Pastor Annabelle P. Markey
Year B – Nineteenth Sunday after Pentecost
Community Lutheran Church, Sterling, VA – September 30, 2018
Before we become overwhelmed by this morning’s Gospel, let’s try to understand it in the context of Jesus’ ministry and the authority he’s given the disciples. In the beginning of Mark’s Gospel, Jesus proclaims, “‘the time is fulfilled, and the kingdom of God has come near; repent, and believe in the good news.’” In other words, the reign of God is here, so turn toward God and put your trust in this good news! Really live like God’s reign is here before you.
Then, two short chapters later, Jesus sends out these handpicked disciples with the authority to preach and cast out demons. But apparently, they didn’t have a 100% success rate because in chapter 9, the disciples can’t exorcise a demon from a boy struggling with what sounds like epilepsy. In a moment of biblical frustration, Jesus says, “‘You faithless generation, how much longer must I be among you? How much longer must I put up with you? Bring him to me.’” When the disciples ask why they couldn’t do it, Jesus says, “this kind can come out only through prayer.” So it must have been super frustrating to hear about this other exorcist having success casting out demons in Jesus’ name. Someone who is not one of the group. “Why can he do it Jesus? What about us?”
It sounds to me like jealousy and envy, like wounded pride. The disciples are upset about what another person is doing in the name of Jesus. In their jealousy and desire to be in charge, they miss that the healing and wholeness the reign of God ushers in is coming to others even if they’re not a part of it! They’re so worried about what other people are doing or not doing that Jesus has to tell them in very dramatic words that it’s better to be a part of this new life – this new reign of God – missing body parts rather than missing what it’s all about! It’s better to remove those things that separate us from God, or worse, cause us to throw off others from following God, than to completely miss the point. It’s better to enter life in the kingdom of God with a few dings, missteps, and course-corrections than to completely disregard what kingdom life is all about. And so we enter new life battered and bruised, having learned and struggled.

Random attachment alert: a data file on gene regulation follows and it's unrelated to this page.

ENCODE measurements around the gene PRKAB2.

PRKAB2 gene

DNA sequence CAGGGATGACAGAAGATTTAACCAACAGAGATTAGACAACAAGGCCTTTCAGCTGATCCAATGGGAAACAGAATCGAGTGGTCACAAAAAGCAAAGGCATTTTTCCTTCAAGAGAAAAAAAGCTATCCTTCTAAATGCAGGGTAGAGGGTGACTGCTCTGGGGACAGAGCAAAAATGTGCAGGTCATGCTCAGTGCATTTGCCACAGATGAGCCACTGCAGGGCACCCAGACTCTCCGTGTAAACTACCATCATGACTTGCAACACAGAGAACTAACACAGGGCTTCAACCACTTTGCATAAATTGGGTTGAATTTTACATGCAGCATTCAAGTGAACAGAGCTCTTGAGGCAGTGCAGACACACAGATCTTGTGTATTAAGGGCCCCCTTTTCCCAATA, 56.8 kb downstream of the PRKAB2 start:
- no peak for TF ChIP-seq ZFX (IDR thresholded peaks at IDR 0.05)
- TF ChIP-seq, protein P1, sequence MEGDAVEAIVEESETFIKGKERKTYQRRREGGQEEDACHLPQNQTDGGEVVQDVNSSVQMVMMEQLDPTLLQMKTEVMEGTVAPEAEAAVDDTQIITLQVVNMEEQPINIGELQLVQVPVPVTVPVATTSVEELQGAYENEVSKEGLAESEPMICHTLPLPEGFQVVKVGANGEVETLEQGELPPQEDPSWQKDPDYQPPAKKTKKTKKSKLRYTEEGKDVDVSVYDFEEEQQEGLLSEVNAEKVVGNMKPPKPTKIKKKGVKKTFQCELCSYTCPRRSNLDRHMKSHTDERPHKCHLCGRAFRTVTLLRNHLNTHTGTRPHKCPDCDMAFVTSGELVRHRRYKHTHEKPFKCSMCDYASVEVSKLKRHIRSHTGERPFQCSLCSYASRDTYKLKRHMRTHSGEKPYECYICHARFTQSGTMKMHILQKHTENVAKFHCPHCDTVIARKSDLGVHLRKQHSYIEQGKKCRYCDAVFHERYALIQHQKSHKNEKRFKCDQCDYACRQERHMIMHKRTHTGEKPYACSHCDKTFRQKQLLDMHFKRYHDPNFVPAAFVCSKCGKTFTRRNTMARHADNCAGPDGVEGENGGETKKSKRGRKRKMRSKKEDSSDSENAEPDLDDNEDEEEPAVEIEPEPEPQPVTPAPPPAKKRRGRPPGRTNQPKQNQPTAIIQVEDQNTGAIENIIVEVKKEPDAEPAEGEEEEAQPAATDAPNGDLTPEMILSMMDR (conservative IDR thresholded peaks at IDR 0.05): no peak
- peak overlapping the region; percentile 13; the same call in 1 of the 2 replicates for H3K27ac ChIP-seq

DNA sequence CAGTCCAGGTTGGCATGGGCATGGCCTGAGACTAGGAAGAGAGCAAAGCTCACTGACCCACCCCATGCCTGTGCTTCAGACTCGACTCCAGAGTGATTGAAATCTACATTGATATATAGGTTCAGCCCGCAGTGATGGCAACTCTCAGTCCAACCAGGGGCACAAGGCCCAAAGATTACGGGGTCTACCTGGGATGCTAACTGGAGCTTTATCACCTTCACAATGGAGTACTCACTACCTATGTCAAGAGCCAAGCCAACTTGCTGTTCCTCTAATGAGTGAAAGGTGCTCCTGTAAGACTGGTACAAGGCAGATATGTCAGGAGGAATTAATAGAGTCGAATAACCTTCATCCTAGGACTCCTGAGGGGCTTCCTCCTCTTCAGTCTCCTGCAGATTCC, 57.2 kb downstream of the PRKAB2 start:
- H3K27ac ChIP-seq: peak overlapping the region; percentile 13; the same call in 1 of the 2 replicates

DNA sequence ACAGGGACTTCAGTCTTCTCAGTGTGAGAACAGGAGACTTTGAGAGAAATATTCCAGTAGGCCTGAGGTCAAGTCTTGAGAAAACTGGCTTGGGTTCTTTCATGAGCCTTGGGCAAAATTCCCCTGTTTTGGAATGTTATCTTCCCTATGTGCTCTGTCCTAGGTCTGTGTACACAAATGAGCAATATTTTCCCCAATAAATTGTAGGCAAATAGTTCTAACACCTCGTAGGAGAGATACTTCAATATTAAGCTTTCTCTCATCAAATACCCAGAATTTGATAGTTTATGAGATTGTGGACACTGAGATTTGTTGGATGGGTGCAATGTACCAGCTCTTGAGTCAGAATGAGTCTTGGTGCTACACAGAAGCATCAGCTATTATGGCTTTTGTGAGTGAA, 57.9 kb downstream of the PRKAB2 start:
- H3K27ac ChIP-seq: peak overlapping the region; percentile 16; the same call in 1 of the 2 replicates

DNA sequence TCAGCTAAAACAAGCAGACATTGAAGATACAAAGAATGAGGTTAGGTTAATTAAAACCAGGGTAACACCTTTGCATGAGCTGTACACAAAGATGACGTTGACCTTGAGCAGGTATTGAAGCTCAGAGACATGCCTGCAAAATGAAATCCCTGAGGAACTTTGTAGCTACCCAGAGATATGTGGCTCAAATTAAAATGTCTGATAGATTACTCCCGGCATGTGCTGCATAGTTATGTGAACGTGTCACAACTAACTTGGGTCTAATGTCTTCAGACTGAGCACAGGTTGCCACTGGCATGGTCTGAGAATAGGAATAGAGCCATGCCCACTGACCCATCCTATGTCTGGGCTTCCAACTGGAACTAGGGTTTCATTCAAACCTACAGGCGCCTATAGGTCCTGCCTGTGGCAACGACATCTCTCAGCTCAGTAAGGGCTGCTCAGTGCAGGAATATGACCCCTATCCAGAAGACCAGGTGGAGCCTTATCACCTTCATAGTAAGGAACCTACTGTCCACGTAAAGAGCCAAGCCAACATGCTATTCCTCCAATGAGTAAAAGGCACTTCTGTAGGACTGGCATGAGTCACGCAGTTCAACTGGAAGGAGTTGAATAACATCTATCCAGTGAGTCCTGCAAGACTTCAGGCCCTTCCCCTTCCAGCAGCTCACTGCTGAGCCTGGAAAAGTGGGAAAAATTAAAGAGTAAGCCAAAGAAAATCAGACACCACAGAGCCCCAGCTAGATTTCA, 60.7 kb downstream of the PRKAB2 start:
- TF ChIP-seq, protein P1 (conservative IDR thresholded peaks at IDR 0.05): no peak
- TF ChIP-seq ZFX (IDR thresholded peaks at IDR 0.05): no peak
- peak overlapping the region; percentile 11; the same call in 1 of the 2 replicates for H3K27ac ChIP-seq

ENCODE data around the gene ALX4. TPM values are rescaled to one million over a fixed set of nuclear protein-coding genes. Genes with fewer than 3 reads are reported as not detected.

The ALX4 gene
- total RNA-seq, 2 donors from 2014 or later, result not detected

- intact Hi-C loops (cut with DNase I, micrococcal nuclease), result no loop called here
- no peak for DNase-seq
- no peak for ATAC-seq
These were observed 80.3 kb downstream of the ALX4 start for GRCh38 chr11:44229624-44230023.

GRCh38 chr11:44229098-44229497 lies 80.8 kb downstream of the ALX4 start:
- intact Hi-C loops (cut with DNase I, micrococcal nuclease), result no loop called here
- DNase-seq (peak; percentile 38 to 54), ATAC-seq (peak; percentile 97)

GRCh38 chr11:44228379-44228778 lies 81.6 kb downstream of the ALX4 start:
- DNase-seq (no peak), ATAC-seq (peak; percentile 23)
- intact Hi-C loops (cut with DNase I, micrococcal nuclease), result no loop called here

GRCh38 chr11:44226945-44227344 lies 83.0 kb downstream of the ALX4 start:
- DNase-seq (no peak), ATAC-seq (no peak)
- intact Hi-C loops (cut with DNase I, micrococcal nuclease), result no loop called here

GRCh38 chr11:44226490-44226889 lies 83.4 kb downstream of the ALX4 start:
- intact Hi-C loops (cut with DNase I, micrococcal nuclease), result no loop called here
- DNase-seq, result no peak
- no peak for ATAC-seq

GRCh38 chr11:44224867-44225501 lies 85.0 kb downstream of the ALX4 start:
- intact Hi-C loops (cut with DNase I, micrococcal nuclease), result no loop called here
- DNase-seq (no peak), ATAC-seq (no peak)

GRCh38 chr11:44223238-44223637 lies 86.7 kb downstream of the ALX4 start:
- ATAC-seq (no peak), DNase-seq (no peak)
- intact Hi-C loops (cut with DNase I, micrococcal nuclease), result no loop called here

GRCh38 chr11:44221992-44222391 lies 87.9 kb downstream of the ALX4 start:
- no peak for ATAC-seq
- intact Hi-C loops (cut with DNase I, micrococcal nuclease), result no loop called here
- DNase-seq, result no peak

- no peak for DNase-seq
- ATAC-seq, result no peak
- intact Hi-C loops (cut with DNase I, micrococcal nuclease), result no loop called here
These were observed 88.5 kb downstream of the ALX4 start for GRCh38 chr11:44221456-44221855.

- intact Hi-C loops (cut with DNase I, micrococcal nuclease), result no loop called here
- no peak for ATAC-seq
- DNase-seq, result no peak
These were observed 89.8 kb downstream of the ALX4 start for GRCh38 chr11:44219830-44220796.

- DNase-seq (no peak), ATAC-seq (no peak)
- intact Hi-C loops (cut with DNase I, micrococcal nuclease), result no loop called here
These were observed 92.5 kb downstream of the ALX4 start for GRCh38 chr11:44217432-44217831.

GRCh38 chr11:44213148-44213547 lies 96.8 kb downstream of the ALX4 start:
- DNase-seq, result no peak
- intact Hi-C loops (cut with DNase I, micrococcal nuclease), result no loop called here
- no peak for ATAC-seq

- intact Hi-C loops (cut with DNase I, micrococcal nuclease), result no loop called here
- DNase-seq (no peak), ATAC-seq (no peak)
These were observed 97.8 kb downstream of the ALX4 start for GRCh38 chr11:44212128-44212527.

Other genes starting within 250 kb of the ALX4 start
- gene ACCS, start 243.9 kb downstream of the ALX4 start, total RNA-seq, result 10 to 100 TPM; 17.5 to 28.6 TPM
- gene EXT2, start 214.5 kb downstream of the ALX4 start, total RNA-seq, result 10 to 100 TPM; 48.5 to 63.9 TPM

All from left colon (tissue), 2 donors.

Jesus makes it clear to the disciples that our sins don’t just affect us – they affect others. Just as someone giving a simple cup of water to another in Jesus’ name will receive their reward, those who lead others astray must be mindful of the consequences of their actions. The things we do and fail to do have the potential to trip others up as they try to follow God. Even with all the power and authority they were given, Jesus wants to remind the disciples that, “with great power comes great responsibility.” That their lives are connected to others’. He wants to remind them that God’s reign is breaking in outside of the expected channels. No one can put God in a box.
To live into this reality is hard, but there’s one last piece of this context that makes this passage one of promise. There’s one thing all of these texts for today speak about that is essential to our life of faith. Community. The messiness, imperfection, and closeness of life together is also where God breaks through in surprising and life-giving ways.
It might not jump out at us because in our society there’s so much emphasis on individual successes and failures – on being independent. But this would have been completely foreign to Jesus’ listeners who were a part of a tightly interconnected society revolving around complex relationships. So we hear Jesus’ words in this highly communal context. Basically, he says, “don’t worry so much about what others are doing in my name. Focus on how you are prone to stumble and how you impact the faith of others.”